We don't know exactly how many people die from seasonal flu each year in the U.S., but we know it's in the thousands and that most of these deaths occur in those over 65 years of age. We had more than 300 flu-related deaths in California last season despite the fact that the vaccine was 60% effective last year. What does that mean, anyway? According to the Center for Disease Control (CDC): "This VE (vaccine effectiveness) estimate means that getting a flu vaccine ... reduced the vaccinated population's risk of having to go to the doctor because of the flu by 60% for both children and adults."* According to the CDC, VE is determined either by a randomized control trial or by an observational study of those who get vaccinated and those who don't. You might think, then, that the CDC's estimate that this year's vaccine is only 23% effective was pulled out of thin air. No RTC could have been done yet and the flu season has just begun, so any observational study is likely to have an unrepresentative sample. Remember, the 23% is just an estimate. The actual VE for this year's vaccine could be higher or lower. Here's how the CDC came to that number:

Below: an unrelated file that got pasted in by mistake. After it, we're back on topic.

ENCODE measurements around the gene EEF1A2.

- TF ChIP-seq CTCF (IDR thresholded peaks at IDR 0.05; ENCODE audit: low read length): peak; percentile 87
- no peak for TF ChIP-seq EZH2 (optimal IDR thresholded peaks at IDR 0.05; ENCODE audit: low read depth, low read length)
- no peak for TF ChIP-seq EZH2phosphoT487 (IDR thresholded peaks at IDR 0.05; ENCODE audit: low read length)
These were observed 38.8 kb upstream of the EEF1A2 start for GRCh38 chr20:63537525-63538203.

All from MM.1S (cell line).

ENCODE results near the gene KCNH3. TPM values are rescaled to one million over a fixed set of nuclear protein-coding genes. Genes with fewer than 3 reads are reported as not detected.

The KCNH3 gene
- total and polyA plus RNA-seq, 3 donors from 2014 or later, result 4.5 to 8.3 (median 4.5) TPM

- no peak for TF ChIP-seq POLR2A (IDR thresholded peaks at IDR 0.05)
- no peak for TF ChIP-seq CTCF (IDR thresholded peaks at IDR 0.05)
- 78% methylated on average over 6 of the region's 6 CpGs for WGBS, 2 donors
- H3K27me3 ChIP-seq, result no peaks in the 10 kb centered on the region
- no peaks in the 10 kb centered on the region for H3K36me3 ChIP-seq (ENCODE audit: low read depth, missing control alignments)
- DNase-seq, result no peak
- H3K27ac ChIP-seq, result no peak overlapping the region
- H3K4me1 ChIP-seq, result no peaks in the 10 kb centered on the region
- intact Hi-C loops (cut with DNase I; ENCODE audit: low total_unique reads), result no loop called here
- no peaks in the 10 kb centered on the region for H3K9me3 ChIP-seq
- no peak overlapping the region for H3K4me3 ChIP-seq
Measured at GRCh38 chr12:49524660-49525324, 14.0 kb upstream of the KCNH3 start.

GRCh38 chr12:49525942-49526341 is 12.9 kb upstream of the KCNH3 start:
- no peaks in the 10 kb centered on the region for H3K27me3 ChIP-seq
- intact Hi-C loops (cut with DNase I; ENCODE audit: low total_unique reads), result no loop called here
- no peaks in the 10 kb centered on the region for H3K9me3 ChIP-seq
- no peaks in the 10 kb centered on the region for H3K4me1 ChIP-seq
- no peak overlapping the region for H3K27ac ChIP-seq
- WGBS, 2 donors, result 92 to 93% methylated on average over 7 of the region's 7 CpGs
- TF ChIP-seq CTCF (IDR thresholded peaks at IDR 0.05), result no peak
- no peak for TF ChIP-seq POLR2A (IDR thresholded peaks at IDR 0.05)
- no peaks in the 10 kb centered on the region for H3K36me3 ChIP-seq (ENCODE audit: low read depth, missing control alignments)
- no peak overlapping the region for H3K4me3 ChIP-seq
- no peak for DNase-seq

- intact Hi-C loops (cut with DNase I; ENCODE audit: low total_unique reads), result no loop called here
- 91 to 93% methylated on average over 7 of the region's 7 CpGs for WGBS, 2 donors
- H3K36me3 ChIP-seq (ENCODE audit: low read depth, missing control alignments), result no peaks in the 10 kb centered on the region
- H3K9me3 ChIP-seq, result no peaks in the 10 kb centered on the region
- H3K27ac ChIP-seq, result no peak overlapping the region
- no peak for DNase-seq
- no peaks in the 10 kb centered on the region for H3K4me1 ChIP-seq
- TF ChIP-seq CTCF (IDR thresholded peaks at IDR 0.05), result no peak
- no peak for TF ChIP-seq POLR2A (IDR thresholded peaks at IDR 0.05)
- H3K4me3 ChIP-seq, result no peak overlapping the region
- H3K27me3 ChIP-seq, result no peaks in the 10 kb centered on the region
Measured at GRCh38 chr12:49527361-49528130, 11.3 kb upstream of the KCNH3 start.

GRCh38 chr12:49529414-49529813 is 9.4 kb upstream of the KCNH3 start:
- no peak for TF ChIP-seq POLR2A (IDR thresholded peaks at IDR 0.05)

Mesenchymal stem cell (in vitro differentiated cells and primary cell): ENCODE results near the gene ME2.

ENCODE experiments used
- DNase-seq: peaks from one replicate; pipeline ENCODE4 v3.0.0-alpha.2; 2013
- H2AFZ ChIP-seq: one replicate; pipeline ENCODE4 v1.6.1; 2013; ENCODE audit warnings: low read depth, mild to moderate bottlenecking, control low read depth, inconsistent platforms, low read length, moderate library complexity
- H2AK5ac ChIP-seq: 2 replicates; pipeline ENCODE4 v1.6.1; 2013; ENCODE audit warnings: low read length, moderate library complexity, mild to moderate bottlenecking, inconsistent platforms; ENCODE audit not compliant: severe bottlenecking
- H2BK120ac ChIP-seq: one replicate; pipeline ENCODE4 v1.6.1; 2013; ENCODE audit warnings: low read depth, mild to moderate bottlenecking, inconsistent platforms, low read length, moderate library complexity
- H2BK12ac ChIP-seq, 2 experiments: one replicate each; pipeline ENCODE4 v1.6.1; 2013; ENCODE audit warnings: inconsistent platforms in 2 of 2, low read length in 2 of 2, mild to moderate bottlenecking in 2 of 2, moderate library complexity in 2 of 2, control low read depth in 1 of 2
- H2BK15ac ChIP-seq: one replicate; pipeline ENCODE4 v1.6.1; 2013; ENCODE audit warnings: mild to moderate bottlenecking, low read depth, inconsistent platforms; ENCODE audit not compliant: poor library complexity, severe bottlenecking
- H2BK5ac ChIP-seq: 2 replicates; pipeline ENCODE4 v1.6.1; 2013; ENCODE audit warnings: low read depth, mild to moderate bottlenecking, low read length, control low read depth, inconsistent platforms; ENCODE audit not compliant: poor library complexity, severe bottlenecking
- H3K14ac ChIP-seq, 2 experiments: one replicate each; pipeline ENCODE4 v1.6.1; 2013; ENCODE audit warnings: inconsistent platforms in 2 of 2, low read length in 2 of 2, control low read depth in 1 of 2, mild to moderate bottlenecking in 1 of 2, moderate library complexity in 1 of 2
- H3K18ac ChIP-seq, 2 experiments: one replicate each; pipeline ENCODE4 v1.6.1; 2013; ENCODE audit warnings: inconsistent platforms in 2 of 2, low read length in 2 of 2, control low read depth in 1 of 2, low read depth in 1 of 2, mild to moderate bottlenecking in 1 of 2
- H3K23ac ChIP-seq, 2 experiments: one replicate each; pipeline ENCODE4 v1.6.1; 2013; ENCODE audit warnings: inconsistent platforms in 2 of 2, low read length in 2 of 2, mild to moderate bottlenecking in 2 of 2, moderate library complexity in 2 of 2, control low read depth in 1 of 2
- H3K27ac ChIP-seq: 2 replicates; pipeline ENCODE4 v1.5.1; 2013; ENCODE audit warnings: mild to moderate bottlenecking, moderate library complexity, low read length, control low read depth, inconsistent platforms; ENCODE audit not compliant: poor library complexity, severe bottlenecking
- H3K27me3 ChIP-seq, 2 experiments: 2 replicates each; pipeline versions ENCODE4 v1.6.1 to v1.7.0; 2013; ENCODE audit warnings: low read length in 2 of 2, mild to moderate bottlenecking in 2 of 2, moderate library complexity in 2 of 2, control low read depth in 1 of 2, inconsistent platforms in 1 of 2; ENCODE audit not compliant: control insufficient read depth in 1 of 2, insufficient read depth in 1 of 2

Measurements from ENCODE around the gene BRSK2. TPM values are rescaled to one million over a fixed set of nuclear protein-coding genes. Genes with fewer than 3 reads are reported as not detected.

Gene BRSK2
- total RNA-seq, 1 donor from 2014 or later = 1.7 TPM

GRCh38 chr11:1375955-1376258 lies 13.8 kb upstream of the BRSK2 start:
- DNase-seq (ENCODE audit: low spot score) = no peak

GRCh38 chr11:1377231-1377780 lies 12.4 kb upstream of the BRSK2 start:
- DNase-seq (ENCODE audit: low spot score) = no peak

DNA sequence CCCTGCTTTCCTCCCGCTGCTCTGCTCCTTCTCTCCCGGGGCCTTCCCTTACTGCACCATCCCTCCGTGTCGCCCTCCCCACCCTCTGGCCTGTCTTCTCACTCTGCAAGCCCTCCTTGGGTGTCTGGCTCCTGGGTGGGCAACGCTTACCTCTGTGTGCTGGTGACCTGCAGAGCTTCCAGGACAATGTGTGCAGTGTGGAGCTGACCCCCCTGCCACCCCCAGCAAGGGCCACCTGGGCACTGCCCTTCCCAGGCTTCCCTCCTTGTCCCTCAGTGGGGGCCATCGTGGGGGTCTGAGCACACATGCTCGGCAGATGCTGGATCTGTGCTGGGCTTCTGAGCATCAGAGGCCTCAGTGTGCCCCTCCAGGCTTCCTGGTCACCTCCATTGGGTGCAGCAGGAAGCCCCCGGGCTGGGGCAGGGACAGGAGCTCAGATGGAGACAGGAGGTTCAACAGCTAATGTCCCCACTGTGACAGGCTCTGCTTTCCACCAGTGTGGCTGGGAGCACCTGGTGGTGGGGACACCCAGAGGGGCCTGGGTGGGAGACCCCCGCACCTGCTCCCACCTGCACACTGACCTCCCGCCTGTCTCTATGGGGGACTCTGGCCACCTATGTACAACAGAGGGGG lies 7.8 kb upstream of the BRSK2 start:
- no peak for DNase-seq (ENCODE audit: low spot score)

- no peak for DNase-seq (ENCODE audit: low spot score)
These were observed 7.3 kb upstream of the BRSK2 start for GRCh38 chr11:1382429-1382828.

By January 3, 2015, 46 states were experiencing widespread flu activity, with predominance of influenza A (H3N2) viruses. This report presents an initial estimate of seasonal influenza vaccine effectiveness at preventing laboratory-confirmed influenza virus infection associated with medically attended ARI [acute respiratory illness ]based on data from 2,321 children and adults enrolled in the U.S. Influenza Vaccine Effectiveness Network (Flu VE) during November 10, 2014–January 2, 2015. During this period, overall vaccine effectiveness (VE) (adjusted for study site, age, sex, race/ethnicity, self-rated health, and days from illness onset to enrollment) against laboratory-confirmed influenza associated with medically attended ARI was 23% (95% confidence interval [CI] = 8%–36%). Most influenza infections were due to A (H3N2) viruses. This interim VE estimate is relatively low compared with previous seasons when circulating viruses and vaccine viruses were well-matched and likely reflects the fact that more than two-thirds of circulating A (H3N2) viruses are antigenically and genetically different (drifted) from the A (H3N2) vaccine component of 2014–15 Northern Hemisphere seasonal influenza vaccines. (Dated Jan 16, 2015.)